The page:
Tiffany & Co. returned to profitability after losses earlier this year, while the $16.2 billion deal with LVMH Moët Hennessy Louis Vuitton remains on hold for another three months.
“We were excited to see that the encouraging trends we cited for the first quarter — namely, increased sales in mainland China and global e-commerce — accelerated during the second quarter and propelled our return to quarterly profitability,” Alessandro Bogliolo, chief executive officer of Tiffany, said in a statement.
Total revenues for the three-month period ending July 31 fell 29 percent to $747 million, compared with $1.04 billion the same time last year. Comparable sales fell 24 percent during the quarter, compared with a year earlier. By region, the Americas, Europe and Japan all saw sales declines during the quarter, while sales in the Asia-Pacific region were flat on a year-over-year basis.
Total profits fell 77 percent to $31.9 million as a result, down from $136 million the same time a year ago.
But with stores closed, Tiffany’s global e-commerce business grew 123 percent during the quarter, year-over-year. Retail sales in mainland China also sharply rebounded, increasing 80 percent during the quarter, compared with the same time last year.
Bogliolo added that global sales trends accelerated in the month of August, “with preliminary month-to-date worldwide sales through Aug. 25 being slightly positive as compared to the same month-to-date period in the prior year.”
“I firmly believe that Tiffany’s best days remain in front of us because of the team’s demonstrated agility in response to unforeseen hurdles and our stated strategies, which continue to prove sound,” Bogliolo said. “Our second quarter results and August trends to date, in light of these challenging times, confirm the power and resilience of this venerable brand.”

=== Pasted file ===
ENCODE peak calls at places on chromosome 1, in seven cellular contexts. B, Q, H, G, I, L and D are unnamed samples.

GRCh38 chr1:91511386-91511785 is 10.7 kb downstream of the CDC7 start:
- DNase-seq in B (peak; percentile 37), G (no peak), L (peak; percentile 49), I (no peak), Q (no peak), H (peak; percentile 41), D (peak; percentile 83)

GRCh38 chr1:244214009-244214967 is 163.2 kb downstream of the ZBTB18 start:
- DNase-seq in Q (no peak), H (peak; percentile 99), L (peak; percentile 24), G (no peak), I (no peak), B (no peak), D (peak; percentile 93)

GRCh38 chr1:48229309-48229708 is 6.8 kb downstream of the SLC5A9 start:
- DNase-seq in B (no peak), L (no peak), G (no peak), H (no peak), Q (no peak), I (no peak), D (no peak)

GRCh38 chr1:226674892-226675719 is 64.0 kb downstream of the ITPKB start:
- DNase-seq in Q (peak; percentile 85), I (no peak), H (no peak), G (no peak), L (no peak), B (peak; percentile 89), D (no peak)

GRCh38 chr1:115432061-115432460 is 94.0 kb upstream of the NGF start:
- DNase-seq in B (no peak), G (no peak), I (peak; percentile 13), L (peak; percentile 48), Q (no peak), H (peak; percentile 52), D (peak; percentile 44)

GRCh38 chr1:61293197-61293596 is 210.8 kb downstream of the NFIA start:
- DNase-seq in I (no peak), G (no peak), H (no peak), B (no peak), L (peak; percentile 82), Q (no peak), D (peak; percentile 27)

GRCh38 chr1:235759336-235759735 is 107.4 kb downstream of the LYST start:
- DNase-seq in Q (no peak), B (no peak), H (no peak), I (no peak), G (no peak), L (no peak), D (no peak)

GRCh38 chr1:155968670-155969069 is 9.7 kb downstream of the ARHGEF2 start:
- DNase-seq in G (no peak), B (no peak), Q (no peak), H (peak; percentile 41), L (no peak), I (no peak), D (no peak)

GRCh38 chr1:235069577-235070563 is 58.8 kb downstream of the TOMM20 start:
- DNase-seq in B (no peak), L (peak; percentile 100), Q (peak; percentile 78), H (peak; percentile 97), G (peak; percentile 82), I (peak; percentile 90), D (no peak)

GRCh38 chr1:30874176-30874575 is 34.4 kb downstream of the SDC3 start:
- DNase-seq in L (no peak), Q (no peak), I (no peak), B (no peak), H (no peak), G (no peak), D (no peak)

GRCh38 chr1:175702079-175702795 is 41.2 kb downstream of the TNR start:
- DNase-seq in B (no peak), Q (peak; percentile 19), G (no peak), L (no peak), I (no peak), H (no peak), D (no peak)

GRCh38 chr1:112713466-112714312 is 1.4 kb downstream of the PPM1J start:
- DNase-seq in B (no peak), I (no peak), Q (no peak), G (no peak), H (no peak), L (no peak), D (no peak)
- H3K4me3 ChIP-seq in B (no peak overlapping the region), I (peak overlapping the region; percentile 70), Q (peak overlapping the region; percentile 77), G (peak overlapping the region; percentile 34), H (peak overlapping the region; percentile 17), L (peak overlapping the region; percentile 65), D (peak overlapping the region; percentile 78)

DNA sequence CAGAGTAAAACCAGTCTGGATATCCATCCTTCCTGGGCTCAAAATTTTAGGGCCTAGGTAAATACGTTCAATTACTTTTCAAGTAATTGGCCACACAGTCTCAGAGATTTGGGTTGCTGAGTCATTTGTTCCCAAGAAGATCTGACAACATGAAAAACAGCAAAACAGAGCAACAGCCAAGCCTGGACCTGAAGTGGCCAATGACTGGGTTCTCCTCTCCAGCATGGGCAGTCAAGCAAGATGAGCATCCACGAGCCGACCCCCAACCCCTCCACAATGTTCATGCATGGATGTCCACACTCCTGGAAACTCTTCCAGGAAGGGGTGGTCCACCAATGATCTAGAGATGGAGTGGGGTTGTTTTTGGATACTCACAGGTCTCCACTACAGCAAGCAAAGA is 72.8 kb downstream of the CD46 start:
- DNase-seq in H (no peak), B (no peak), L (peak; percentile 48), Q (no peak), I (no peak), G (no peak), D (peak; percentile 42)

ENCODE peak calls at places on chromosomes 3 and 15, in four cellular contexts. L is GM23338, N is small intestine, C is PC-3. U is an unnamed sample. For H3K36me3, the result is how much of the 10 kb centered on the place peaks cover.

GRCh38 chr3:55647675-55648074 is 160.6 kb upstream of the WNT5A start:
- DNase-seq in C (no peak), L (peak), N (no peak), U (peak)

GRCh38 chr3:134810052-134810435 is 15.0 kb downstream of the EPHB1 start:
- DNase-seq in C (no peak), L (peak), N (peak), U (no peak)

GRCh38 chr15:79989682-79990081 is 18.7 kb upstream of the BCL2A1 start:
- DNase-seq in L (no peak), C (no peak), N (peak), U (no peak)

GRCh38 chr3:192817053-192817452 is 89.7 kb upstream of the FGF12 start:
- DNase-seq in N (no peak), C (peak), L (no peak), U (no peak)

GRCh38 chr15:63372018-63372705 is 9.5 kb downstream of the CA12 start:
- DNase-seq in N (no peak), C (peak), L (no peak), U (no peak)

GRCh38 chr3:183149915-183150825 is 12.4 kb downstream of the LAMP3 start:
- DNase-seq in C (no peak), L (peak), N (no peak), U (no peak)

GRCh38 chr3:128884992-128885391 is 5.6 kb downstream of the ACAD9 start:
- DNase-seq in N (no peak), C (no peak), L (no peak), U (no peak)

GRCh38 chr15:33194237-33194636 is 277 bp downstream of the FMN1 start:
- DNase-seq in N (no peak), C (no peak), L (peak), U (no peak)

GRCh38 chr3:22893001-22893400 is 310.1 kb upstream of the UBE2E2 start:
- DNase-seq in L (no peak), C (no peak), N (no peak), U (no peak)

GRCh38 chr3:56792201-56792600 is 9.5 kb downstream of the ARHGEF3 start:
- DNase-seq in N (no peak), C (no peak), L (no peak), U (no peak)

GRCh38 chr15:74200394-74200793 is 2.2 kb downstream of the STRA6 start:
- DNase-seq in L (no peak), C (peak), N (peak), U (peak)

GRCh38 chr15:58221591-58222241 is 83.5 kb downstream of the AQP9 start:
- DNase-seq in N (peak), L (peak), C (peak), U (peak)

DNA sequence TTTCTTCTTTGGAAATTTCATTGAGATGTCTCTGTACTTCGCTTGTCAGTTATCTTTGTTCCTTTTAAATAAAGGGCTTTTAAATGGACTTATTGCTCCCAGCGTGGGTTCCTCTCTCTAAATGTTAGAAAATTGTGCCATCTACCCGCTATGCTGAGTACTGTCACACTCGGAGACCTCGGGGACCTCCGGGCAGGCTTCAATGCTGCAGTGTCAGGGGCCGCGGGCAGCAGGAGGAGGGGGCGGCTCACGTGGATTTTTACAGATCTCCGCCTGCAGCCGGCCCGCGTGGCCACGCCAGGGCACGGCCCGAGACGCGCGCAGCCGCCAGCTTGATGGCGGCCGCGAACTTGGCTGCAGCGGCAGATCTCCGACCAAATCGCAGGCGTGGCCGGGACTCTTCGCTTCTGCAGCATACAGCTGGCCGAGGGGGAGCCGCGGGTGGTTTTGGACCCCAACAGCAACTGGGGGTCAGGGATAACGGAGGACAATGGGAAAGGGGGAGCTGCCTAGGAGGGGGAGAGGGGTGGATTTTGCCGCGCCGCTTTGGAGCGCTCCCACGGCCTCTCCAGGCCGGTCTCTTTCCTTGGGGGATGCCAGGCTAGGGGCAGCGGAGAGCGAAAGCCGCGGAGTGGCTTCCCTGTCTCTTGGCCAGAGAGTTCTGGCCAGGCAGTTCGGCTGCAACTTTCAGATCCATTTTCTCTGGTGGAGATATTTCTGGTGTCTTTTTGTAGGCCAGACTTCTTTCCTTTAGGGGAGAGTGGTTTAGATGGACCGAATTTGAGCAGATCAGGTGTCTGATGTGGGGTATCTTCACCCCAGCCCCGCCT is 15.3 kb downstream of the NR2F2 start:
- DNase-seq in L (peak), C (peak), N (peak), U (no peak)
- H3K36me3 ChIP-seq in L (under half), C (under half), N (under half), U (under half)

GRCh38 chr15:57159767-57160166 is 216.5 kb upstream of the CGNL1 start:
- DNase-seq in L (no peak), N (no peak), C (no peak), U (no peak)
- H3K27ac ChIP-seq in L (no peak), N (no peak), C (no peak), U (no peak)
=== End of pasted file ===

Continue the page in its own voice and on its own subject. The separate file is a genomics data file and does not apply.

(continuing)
Meanwhile, LVMH’s $16.2 billion agreement to buy Tiffany & Co. is on hold for now. The transaction, originally set to close on Aug. 24, was extended another three months, or until Nov. 24, according to a regulatory document filed with the Securities and Exchange Commission earlier this week. In addition, the deal is still subject to regulatory clearance from the European Commission, the Japan Fair Trade Commission, the Mexican Competition Authority and the Taiwan Fair Trade Commission.
As WWD reported earlier this year, LVMH seemed to be getting cold feet about the union amid the coronavirus pandemic and global recession, as well as civil unrest following the murder of George Floyd Stateside. There were also concerns regarding Tiffany’s ability to cover all its debt covenants at the end of the transaction.
Tiffany ended the most recent quarter with more than $1 billion in cash on hand and about $1.5 billion in debt. Selling, general and administrative expenses decreased 15 percent during the quarter, despite a $7 million cost during the quarter related to the merger, thanks to decreased marketing, labor and store occupancy expenses. The company is expecting mid-single digit sales declines for the quarter ending Jan. 31, 2021.
The retailer ended the quarter with 322 stores, including 123 in the Americas, 88 in the Asia-Pacific region, 59 in Japan, 47 in Europe and five in the United Arab Emirates. On Monday, the company revealed that it is turning the top floor of its Fifth Avenue flagship into a glass showroom for exhibitions, events and clienteling. The project is expected to be completed by spring 2022.
Shares of Tiffany, which closed up 1.41 percent Thursday to $123.23 a piece, are up 44.6 percent year-over-year.